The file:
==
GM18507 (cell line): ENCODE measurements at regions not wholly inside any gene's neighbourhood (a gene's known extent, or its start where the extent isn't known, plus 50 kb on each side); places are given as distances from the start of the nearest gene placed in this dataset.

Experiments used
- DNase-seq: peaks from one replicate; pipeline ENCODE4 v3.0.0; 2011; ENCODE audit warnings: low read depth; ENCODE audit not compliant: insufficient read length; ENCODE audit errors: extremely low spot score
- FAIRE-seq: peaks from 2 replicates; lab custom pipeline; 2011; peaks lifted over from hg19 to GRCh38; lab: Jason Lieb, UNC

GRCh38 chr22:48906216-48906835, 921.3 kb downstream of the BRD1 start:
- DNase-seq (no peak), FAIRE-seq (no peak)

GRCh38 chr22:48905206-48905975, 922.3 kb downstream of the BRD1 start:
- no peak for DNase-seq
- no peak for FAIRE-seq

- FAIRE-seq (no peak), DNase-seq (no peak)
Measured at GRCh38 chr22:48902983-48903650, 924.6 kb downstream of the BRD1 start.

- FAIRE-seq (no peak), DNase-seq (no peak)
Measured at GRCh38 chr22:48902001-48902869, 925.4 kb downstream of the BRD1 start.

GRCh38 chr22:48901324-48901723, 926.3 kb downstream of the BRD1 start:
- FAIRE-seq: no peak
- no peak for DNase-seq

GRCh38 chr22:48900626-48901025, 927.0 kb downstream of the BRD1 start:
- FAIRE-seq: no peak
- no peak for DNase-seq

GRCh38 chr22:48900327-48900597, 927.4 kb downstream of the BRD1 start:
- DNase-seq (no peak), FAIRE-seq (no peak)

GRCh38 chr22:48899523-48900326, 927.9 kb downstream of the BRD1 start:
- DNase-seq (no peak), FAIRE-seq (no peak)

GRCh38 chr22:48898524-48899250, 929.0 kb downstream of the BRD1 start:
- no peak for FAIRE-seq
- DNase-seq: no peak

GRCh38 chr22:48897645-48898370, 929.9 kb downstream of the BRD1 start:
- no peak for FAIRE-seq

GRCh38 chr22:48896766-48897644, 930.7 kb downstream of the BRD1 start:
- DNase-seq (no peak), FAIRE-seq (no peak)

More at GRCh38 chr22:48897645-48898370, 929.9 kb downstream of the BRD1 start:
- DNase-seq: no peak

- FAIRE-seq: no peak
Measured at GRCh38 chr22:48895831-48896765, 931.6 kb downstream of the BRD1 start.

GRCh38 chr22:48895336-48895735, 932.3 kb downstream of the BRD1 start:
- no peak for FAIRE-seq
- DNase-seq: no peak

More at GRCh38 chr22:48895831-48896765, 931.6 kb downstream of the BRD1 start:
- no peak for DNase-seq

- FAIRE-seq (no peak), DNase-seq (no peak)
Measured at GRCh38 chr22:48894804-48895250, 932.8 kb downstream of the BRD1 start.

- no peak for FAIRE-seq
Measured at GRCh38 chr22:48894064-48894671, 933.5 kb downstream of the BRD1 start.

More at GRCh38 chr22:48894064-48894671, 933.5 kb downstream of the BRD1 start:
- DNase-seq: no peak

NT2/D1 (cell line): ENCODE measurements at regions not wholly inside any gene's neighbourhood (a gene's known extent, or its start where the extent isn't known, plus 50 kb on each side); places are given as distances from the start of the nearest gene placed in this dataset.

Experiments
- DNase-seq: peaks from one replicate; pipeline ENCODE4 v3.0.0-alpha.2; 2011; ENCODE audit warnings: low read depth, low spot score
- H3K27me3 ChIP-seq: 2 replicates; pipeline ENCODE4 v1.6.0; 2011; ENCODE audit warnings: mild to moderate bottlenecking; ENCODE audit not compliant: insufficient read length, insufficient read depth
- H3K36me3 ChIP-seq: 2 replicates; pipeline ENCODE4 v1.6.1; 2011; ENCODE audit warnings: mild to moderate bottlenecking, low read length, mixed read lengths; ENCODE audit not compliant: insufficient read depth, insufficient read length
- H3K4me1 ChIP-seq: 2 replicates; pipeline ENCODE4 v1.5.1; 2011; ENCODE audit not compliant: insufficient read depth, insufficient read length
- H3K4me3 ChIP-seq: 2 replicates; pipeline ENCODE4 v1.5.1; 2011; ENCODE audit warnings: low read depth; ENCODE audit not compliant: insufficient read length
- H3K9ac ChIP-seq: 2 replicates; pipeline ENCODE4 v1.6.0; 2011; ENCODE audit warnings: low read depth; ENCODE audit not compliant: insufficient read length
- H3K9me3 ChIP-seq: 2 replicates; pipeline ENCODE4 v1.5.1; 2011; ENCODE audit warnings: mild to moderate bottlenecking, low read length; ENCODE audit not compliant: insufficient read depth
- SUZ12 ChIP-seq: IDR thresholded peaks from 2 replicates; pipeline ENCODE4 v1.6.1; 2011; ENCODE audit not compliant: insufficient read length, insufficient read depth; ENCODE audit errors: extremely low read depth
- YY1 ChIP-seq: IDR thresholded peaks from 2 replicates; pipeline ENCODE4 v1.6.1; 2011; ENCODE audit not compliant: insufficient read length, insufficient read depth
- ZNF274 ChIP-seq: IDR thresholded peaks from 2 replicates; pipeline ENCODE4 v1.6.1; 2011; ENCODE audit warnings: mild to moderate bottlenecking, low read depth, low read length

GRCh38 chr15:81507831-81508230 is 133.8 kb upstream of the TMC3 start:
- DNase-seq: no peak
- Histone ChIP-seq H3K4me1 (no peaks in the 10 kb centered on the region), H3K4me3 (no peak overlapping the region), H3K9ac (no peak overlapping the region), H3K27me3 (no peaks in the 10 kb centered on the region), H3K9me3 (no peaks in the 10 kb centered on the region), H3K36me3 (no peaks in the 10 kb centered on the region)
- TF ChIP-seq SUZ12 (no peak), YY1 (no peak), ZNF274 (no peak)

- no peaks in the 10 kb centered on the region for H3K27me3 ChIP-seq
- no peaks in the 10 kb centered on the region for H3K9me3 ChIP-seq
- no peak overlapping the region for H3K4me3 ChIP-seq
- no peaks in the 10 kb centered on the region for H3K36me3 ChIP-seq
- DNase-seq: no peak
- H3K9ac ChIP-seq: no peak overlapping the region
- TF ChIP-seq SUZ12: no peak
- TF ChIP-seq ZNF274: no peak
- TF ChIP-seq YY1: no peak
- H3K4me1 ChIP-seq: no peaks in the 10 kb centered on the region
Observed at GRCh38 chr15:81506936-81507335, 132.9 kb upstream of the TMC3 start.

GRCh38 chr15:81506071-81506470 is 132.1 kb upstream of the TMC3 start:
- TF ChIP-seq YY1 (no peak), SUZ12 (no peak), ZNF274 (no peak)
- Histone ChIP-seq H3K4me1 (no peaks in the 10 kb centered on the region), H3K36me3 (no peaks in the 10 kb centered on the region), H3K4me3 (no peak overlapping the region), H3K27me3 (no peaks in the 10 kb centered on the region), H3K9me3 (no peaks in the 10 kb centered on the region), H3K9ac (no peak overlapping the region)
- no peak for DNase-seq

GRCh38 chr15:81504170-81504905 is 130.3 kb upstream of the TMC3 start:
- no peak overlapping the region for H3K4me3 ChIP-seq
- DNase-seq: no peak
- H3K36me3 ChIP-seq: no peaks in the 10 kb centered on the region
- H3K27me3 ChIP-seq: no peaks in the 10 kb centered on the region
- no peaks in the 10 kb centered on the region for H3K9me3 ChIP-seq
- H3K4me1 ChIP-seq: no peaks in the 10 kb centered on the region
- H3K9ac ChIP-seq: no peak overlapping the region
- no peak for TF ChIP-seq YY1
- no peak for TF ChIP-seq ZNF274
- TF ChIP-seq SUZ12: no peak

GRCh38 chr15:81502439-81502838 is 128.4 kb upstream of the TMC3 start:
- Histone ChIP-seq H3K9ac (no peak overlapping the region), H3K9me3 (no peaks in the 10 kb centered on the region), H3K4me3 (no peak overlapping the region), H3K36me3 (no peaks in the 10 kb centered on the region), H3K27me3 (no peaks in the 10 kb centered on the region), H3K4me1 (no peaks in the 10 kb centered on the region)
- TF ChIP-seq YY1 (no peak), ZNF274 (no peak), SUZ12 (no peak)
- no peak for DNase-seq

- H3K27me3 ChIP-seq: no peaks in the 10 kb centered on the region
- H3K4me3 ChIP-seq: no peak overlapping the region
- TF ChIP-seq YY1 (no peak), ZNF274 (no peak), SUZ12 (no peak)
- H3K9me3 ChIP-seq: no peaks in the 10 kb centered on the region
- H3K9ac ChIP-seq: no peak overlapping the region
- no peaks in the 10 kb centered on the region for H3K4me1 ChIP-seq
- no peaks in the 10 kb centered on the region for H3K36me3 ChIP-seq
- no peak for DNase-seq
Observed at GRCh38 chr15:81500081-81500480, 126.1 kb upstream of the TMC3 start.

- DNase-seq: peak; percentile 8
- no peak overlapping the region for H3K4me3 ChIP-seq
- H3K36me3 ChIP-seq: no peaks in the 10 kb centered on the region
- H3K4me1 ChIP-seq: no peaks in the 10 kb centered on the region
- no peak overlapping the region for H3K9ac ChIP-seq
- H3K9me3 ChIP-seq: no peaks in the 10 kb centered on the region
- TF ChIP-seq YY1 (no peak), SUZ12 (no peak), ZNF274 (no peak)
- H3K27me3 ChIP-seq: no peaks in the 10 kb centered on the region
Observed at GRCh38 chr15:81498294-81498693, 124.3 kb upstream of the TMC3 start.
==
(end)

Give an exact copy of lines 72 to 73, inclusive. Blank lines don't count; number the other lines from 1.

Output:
Observed at GRCh38 chr15:81506936-81507335, 132.9 kb upstream of the TMC3 start.

GRCh38 chr15:81506071-81506470 is 132.1 kb upstream of the TMC3 start: